The Revenue Act of 1764, also known as the Sugar Act, was the first tax on the American colonies imposed by the British Parliament. Its purpose was to raise revenue through the colonial customs service and to give customs agents more power and latitude with respect to executing seizures and enforcing customs law. That the Act came from an external body rather than a colonial legislature alarmed a handful of colonial leaders in Boston who held that the Act violated their “British privileges”. Their principle complaint was against taxation without representation. Just as important, however, were the Act’s profound implications for the colonial judicial system, for the Revenue Act of 1764 allowed British officers to try colonists who violated the new duties at a new Vice-Admiralty court in Halifax, Nova Scotia, thus depriving the colonists of their right to trial by a jury of their peers.
The Sugar Act reduced the rate of tax on molasses from six pence to three pence per gallon, while Grenville took measures that the duty be strictly enforced. The act also listed more foreign goods to be taxed including sugar, certain wines, coffee, pimiento, cambric and printed calico, and further, regulated the export of lumber and iron. The enforced tax on molasses caused the almost immediate decline in the rum industry in the colonies. The combined effect of the new duties was to sharply reduce the trade with Madeira, the Azores, the Canary Islands, and the French West Indies (Guadelupe, Martinique and Santo Domingo (now Haiti)), all important destination ports for lumber, flour, cheese, and assorted farm products. The situation disrupted the colonial economy by reducing the markets to which the colonies could sell, and the amount of currency available to them for the purchase of British manufactured goods.
The Sugar Act was passed by Parliament on April 5, 1764, and it arrived in the colonies at a time of economic depression. It was an indirect tax, although the colonists were well informed of its presence. A good part of the reason was that a significant portion of the colonial economy during the Seven Years War was involved with supplying food and supplies to the British Army. Colonials, however, especially those affected directly as merchants and shippers, assumed that the highly visible new tax program was the major culprit. As protests against the Sugar Act developed, it was the economic impact rather than the constitutional issue of taxation without representation, that was the main focus for the Americans.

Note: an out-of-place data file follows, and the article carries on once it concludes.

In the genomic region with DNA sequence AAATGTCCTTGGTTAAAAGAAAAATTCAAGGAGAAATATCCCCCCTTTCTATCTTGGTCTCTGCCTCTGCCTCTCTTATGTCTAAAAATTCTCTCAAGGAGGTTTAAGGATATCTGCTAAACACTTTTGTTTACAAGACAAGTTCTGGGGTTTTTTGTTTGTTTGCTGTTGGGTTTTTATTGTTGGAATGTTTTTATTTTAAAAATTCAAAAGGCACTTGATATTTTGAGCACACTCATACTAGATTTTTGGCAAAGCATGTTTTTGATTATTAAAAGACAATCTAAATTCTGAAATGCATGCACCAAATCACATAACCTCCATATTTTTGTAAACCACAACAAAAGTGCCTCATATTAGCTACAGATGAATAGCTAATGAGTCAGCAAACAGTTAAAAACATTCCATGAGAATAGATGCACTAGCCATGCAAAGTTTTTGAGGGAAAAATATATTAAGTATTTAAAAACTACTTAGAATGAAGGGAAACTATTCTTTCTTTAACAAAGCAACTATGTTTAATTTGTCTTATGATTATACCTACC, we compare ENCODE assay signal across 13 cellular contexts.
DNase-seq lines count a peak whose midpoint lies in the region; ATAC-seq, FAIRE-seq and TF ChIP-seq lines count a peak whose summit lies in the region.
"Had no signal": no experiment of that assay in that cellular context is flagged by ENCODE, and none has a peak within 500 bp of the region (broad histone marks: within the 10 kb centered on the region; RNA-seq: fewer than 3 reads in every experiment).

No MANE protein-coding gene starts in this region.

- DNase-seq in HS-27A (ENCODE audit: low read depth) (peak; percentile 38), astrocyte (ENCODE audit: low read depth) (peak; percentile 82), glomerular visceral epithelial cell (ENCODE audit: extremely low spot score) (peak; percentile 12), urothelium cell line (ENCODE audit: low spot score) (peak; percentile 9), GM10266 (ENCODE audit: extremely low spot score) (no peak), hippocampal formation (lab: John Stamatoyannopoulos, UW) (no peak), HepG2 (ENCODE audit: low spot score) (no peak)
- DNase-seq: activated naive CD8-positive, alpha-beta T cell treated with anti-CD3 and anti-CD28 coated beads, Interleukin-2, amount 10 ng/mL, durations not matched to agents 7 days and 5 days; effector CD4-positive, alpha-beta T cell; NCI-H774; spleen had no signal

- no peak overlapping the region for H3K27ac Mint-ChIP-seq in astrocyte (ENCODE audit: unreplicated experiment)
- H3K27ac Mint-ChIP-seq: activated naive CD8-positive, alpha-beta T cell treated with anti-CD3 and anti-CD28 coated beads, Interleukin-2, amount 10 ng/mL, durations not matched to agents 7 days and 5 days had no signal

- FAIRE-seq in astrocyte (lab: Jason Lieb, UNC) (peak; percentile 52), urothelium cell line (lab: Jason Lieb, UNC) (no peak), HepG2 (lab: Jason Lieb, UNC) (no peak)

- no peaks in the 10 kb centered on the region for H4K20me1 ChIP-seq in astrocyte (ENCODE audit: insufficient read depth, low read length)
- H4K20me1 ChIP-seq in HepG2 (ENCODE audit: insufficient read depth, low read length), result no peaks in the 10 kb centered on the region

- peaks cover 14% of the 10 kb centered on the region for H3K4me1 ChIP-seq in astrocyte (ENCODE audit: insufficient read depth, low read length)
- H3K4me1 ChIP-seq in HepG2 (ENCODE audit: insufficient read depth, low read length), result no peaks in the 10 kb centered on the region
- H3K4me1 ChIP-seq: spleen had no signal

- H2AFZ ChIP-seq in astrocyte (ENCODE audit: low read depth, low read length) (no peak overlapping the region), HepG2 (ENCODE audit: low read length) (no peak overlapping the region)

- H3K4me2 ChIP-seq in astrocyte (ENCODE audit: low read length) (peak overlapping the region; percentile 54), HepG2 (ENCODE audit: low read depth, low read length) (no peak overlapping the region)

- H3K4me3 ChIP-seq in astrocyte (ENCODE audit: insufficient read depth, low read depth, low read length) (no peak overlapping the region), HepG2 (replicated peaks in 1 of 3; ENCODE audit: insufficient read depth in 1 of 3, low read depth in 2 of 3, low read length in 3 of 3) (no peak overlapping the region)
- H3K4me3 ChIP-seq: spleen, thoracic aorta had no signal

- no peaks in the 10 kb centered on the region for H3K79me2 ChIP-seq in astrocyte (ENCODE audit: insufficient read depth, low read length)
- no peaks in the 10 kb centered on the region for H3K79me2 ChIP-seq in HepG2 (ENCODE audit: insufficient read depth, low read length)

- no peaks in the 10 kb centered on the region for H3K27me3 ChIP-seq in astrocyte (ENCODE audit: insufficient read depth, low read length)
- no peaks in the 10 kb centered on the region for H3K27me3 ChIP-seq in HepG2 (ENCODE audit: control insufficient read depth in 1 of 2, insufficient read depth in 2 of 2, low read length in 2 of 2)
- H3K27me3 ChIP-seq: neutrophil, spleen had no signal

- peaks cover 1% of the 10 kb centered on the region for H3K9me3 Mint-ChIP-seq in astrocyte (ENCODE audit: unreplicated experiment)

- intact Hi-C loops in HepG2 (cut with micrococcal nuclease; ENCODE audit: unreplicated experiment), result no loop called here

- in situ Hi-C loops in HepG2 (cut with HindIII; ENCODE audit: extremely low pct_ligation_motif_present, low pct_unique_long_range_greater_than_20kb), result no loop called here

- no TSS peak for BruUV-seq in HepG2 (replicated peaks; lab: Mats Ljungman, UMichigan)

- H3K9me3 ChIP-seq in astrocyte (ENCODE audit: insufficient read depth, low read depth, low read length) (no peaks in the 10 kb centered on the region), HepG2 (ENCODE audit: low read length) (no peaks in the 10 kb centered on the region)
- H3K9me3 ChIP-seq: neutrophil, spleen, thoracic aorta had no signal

New England especially suffered economic losses from the Sugar Act. The stricter enforcement made smuggling more dangerous and risky, and the profit margin on rum, so the colonists argued, was too small to support any tax. Forced to increase their prices, many Americans, it was feared, would be priced out of the market. The British West Indies, on the other hand, now had undivided access to colonial exports and with supply well exceeding demand the islands prospered with their reduced expenses while all New Englanders saw the revenue from their exports decrease. The foreign West Indies had also been the primary colonial source for specie, and as the reserves of specie were depleted the soundness of colonial currency was threatened.